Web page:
Open thread: ballistic missile defence


in Bombs and rockets, Law, Politics, Security

An episode involving missile defence* from the West Wing holds up very well today. The craggy old American chief of staff is in favour, out of fear of what rogue regimes might do to America. The British ambassador is opposed because it’s impractical, violates international law, and risks worsening the global nuclear weapons situation.

I can see why people like the idea of being able to stop a few missiles launched by North Korea or Iran, or by a rogue commander somewhere. At the same time, I think the dangers of a nuclear arms race make the development and deployment of such a system unwise, even if the major technological hurdles could be overcome. It’s the classic security dilemma: you build something meant to make you safer, potential opponents interpret it as making them less safe (by reducing the credibility of their deterrent) so they build expensive countermeasures. In the end, everyone has wasted money on the race and everyone ends up less safe. It could also tempt decision-makers into recklessness, based on false confidence that the system will nullify any response to their aggression.

We should be working to de-alert and dismantle the nuclear arsenals of the authorized nuclear powers under the Non-Proliferation Treaty. Against that backdrop, resisting proliferation to new nuclear states would be more plausible.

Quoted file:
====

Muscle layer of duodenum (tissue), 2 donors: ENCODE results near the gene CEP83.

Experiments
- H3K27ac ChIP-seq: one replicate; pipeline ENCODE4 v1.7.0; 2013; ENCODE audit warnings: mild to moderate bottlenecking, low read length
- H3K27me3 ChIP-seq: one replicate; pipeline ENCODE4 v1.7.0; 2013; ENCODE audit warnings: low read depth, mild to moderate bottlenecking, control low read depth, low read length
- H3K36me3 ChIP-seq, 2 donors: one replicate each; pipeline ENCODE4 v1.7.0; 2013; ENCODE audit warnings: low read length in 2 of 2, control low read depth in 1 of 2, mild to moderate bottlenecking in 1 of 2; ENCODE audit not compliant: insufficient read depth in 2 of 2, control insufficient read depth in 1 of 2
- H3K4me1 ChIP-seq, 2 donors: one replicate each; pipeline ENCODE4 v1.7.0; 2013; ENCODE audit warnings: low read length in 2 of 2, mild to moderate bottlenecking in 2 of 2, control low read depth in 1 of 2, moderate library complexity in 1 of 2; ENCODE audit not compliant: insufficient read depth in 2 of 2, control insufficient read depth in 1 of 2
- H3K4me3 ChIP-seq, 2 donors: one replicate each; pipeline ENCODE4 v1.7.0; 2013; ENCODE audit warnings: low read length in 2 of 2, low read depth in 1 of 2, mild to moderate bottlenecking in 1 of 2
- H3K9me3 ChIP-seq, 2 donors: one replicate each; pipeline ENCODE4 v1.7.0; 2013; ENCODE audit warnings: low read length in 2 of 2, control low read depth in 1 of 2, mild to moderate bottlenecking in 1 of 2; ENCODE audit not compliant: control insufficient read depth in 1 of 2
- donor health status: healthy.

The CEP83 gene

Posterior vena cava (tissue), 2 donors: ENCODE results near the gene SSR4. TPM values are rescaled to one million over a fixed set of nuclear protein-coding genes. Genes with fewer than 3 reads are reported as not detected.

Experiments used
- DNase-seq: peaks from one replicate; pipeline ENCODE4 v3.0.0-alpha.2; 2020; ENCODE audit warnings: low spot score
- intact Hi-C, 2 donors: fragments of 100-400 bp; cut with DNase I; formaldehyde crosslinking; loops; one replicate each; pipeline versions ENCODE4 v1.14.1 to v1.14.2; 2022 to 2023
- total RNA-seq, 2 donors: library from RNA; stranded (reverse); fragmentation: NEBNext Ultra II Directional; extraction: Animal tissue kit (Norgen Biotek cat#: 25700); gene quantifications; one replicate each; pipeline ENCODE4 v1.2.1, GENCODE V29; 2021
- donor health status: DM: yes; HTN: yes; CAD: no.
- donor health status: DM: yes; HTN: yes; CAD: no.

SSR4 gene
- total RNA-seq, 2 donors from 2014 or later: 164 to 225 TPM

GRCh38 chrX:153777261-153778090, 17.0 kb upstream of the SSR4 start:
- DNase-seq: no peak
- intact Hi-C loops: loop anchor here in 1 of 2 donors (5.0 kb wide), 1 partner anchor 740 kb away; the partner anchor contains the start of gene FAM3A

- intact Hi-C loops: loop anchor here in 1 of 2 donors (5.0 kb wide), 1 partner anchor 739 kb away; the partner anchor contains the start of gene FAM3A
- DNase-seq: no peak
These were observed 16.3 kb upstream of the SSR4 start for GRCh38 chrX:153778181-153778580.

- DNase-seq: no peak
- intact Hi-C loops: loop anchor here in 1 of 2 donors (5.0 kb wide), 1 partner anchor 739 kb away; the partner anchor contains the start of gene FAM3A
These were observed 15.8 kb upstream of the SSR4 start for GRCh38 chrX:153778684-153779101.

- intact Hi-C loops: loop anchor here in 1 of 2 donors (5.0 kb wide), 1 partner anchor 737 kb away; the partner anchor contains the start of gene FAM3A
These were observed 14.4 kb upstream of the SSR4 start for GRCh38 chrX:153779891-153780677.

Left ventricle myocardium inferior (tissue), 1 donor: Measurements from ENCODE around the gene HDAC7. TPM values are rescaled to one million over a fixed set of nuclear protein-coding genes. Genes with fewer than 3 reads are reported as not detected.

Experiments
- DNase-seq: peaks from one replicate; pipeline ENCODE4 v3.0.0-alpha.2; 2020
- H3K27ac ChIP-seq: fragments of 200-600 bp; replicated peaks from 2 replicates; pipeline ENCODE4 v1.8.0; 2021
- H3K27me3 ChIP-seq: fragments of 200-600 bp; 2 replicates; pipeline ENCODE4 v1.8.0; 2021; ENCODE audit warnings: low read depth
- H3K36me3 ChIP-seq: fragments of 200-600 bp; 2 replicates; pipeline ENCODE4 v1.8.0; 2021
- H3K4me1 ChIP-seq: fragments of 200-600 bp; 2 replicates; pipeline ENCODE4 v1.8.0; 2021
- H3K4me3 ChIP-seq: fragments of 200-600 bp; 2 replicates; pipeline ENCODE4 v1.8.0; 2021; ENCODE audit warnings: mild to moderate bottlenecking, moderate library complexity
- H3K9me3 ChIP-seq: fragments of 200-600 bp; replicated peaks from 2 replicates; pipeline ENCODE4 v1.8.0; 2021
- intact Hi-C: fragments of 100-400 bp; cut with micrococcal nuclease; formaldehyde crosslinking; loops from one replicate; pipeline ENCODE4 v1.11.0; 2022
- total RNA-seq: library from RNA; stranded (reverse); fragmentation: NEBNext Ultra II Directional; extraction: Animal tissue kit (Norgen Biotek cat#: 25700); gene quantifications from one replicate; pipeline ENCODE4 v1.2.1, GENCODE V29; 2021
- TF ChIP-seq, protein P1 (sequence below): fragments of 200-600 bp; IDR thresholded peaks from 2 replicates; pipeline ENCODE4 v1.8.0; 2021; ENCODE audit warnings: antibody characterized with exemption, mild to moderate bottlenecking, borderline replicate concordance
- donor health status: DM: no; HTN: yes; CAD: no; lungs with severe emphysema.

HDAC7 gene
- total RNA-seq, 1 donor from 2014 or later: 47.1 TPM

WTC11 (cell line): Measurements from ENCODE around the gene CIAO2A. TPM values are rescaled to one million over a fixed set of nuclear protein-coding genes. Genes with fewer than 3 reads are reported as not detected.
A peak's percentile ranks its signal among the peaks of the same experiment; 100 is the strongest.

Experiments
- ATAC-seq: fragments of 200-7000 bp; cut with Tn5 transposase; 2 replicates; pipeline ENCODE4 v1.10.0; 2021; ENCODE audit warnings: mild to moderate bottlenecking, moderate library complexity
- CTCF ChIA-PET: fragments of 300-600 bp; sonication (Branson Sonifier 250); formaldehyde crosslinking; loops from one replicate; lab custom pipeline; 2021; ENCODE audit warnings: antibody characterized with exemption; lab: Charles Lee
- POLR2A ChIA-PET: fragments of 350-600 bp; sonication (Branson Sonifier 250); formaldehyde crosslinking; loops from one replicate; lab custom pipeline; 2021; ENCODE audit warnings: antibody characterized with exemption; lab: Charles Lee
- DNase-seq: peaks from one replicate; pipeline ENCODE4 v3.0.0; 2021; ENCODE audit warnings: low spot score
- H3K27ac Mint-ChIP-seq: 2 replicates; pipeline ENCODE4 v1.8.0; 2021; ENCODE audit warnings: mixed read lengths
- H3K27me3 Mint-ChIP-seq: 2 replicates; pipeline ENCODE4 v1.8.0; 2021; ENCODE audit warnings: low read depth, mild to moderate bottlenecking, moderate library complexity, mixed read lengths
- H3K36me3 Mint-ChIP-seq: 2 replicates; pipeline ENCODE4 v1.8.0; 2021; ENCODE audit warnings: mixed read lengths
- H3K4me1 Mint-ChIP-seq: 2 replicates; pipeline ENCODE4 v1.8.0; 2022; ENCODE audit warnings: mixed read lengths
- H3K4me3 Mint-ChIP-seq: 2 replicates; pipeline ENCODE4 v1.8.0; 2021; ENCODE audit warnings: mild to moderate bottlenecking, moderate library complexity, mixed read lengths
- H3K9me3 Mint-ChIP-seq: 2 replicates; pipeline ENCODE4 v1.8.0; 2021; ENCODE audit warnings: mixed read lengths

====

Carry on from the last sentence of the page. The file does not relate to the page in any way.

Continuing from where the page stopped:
* I don’t mean defending things like aircraft carriers from ballistic missiles. I mean systems to protect domestically-located military facilities and population centres from ballistic missile attack, probably with nuclear weapons.

{ 5 comments… read them below or add one }

. February 22, 2018 at 6:20 pm
anon February 26, 2018 at 4:36 pm

With hypersonic weapons and everything else there may be a full-on arms race regardless of whether the US continues to develop missile defenses, and there’s no chance they’ll stop now that they have spent so much.

Milan February 27, 2018 at 7:02 pm

. September 4, 2018 at 2:13 pm

At a National Security Council meeting on Jan. 19, Trump disregarded the significance of the massive U.S. military presence on the Korean Peninsula, including a special intelligence operation that allows the United States to detect a North Korean missile launch in seven seconds vs. 15 minutes from Alaska, according to Woodward. Trump questioned why the government was spending resources in the region at all.

“We’re doing this in order to prevent World War III,” Defense Secretary Jim Mattis told him.

After Trump left the meeting, Woodward recounts, “Mattis was particularly exasperated and alarmed, telling close associates that the president acted like — and had the understanding of — ‘a fifth- or sixth-grader.’ ”

. January 22, 2019 at 1:31 pm

Trump announces huge expansion of US missile defense system

Arms control experts fear system review, unveiled at Pentagon, could fuel arms race with Russia and China

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